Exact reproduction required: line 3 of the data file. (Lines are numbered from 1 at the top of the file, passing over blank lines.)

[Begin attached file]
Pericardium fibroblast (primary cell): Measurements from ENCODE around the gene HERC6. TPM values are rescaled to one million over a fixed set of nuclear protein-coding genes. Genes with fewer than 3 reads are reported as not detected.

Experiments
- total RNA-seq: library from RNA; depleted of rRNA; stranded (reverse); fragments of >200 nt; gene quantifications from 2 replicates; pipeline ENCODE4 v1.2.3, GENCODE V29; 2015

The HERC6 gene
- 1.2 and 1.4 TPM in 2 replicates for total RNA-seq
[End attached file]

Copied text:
- total RNA-seq: library from RNA; depleted of rRNA; stranded (reverse); fragments of >200 nt; gene quantifications from 2 replicates; pipeline ENCODE4 v1.2.3, GENCODE V29; 2015